On October 1, 2011, I sat on the bathroom floor of the LSAT test center pumping milk for my 5 month old son. I felt dirty, embarrassed, stressed, and alone. Things no one should feel as they are in the midst of taking one of the most important exams of their life. An exam that is key to gaining entry into a profession that fights for and defends the rights of all individuals to compete on an even playing field so they can live up to their full potential.
A few months before signing up to take the LSAT, I called the organization that administers the LSAT, the Law Schools Admissions Council, and asked if I could get an additional 15 minutes added to the break time provided, and be given a private place to pump breast milk. LSAC denied my application because breastfeeding is not considered a “disability.”
The fact that they expect a nursing mother to arrive at 8:00 am and then leave at 2:30pm with only one fifteen minute break is inexcusable. Nursing women need to pump every two to three hours when they are not with their babies. What’s more, pumping breast milk is difficult to do, and requires relaxation. By the time I hooked up my equipment in the bathroom and achieved let down (something that is near impossible while surrounded by the smell of human waste), I was only able to pump two ounces as opposed to my usual seven to eight ounces every two to three hours. I also had to eat my snack and drink my only beverage in this same amount of time.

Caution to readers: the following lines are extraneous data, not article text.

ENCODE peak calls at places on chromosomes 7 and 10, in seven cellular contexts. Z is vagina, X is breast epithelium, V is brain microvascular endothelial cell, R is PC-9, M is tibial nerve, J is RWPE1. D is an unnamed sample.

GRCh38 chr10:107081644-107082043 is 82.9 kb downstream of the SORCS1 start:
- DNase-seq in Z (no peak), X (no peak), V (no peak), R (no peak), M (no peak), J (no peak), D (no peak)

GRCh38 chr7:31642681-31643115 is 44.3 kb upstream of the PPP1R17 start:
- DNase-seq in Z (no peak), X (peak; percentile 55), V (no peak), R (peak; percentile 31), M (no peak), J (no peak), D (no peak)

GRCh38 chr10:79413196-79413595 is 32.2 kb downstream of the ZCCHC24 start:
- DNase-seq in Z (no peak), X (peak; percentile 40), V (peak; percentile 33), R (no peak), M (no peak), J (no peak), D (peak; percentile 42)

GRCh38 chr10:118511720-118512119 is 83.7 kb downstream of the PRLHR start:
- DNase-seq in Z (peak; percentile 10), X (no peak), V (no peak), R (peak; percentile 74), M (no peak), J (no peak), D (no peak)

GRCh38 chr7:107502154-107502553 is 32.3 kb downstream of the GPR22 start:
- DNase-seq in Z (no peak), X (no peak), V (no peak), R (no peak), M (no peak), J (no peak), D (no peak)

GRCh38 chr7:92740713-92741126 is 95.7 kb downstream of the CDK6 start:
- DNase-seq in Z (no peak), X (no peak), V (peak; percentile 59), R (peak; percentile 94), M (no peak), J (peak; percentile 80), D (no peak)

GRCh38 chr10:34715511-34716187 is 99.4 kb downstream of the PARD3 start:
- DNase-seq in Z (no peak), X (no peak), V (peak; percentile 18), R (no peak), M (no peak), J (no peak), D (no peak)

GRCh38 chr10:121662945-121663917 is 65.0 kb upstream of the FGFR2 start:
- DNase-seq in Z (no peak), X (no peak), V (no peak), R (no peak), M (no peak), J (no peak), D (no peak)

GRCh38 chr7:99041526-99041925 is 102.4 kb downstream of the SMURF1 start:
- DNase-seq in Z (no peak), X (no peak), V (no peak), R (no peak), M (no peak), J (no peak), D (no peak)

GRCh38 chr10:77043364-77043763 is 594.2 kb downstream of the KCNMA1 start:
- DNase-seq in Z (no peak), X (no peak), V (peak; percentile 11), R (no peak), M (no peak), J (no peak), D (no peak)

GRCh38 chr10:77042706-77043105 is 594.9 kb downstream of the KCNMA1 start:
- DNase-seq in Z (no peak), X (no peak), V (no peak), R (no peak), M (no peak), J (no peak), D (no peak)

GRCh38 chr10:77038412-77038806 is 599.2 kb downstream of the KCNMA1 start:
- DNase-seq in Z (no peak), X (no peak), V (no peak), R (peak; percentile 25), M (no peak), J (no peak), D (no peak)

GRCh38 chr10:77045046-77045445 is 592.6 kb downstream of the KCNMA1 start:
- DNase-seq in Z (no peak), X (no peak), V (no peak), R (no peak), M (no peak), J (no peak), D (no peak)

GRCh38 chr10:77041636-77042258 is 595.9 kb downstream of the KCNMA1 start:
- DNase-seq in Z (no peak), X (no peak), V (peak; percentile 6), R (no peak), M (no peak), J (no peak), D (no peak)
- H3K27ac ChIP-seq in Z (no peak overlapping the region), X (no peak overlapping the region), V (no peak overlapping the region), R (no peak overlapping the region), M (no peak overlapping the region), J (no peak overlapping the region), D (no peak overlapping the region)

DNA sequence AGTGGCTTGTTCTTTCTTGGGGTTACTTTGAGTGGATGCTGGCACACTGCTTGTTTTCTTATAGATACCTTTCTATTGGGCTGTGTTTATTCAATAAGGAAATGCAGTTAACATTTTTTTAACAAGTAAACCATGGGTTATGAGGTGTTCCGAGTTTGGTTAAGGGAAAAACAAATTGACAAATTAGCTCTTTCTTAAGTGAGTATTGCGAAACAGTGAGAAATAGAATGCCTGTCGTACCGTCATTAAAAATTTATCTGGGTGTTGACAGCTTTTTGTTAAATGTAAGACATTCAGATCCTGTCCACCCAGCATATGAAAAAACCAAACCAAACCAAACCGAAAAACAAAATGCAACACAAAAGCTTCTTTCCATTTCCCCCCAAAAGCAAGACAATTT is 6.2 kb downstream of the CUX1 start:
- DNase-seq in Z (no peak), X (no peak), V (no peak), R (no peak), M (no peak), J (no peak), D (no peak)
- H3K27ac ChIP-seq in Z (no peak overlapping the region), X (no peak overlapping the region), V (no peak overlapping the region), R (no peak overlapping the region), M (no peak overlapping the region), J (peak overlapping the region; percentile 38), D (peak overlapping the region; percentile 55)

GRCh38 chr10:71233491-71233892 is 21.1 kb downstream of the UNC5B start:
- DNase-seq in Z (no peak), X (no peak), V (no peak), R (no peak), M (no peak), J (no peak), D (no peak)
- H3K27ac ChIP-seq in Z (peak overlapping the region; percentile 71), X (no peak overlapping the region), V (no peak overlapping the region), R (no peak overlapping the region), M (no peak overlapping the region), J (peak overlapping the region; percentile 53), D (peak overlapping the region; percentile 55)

By the end of the fourth section of the test I was in serious pain, I was leaking breast milk everywhere and my breasts were hard as rocks. All I could think was push through the pain and focus. You are fighting to claim your destiny in a profession you were called to do. You are fighting to provide a future for your family. You are fighting to show your children that anything is possible when you put your mind to it. So I fought on.
With the passage of Barack Obama's health care package, which requires employers to provide reasonable break time and a private place to pump to new moms, and the health initiative set forth by Michelle Obama promoting breastfeeding, I had thought my bathroom breast pumping days were over. Think not my fellow mothers! There is still work to be done. No woman should have to take such a high-stakes test under conditions like I did, that put me at such a disadvantage compared to my peers.
For those of you that have called, emailed, and left comments for LSAC thank you for your support. For those who have not yet voiced your concerns help me bring LSAC into the 21st century. It is time to unleash the floodgates and let LSAC know this will not stand.
So far we have sent over 6,000 messages to LSAC’s board. Help us reach 10,000 messages, sending a strong message to LSAC that nursing mothers should not be put at a disadvantage during the LSAT. After you’ve taken action speak out on LSAC’s Facebook Page!